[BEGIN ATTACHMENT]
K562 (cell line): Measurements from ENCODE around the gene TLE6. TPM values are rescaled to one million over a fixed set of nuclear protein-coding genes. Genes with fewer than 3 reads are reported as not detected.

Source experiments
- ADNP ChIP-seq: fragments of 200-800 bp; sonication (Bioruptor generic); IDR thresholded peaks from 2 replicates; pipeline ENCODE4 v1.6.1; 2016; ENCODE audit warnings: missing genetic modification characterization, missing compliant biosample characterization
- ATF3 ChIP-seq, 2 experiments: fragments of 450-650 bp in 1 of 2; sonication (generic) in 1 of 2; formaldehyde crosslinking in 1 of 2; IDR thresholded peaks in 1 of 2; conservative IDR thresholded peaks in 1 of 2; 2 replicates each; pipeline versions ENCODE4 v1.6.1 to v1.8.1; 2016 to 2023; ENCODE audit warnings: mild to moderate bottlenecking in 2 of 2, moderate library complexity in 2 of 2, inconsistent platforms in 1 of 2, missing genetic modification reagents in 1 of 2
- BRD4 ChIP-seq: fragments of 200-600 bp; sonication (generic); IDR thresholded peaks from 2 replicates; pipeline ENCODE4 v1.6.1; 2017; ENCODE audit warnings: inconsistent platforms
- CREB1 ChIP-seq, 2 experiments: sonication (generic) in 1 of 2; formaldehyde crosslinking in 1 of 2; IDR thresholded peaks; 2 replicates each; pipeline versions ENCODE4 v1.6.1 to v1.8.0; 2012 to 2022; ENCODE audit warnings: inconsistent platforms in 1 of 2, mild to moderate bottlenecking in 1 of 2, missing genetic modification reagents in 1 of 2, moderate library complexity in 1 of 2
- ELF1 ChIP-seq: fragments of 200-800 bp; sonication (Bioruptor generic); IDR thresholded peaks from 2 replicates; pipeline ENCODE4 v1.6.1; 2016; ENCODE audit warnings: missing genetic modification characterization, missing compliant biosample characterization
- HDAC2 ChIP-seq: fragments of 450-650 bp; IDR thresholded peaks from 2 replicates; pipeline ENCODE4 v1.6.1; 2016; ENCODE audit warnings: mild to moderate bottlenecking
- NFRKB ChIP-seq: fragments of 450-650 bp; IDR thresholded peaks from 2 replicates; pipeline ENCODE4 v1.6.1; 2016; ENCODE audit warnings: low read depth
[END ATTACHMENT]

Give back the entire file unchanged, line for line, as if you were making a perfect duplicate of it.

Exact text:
K562 (cell line): Measurements from ENCODE around the gene TLE6. TPM values are rescaled to one million over a fixed set of nuclear protein-coding genes. Genes with fewer than 3 reads are reported as not detected.

Source experiments
- ADNP ChIP-seq: fragments of 200-800 bp; sonication (Bioruptor generic); IDR thresholded peaks from 2 replicates; pipeline ENCODE4 v1.6.1; 2016; ENCODE audit warnings: missing genetic modification characterization, missing compliant biosample characterization
- ATF3 ChIP-seq, 2 experiments: fragments of 450-650 bp in 1 of 2; sonication (generic) in 1 of 2; formaldehyde crosslinking in 1 of 2; IDR thresholded peaks in 1 of 2; conservative IDR thresholded peaks in 1 of 2; 2 replicates each; pipeline versions ENCODE4 v1.6.1 to v1.8.1; 2016 to 2023; ENCODE audit warnings: mild to moderate bottlenecking in 2 of 2, moderate library complexity in 2 of 2, inconsistent platforms in 1 of 2, missing genetic modification reagents in 1 of 2
- BRD4 ChIP-seq: fragments of 200-600 bp; sonication (generic); IDR thresholded peaks from 2 replicates; pipeline ENCODE4 v1.6.1; 2017; ENCODE audit warnings: inconsistent platforms
- CREB1 ChIP-seq, 2 experiments: sonication (generic) in 1 of 2; formaldehyde crosslinking in 1 of 2; IDR thresholded peaks; 2 replicates each; pipeline versions ENCODE4 v1.6.1 to v1.8.0; 2012 to 2022; ENCODE audit warnings: inconsistent platforms in 1 of 2, mild to moderate bottlenecking in 1 of 2, missing genetic modification reagents in 1 of 2, moderate library complexity in 1 of 2
- ELF1 ChIP-seq: fragments of 200-800 bp; sonication (Bioruptor generic); IDR thresholded peaks from 2 replicates; pipeline ENCODE4 v1.6.1; 2016; ENCODE audit warnings: missing genetic modification characterization, missing compliant biosample characterization
- HDAC2 ChIP-seq: fragments of 450-650 bp; IDR thresholded peaks from 2 replicates; pipeline ENCODE4 v1.6.1; 2016; ENCODE audit warnings: mild to moderate bottlenecking
- NFRKB ChIP-seq: fragments of 450-650 bp; IDR thresholded peaks from 2 replicates; pipeline ENCODE4 v1.6.1; 2016; ENCODE audit warnings: low read depth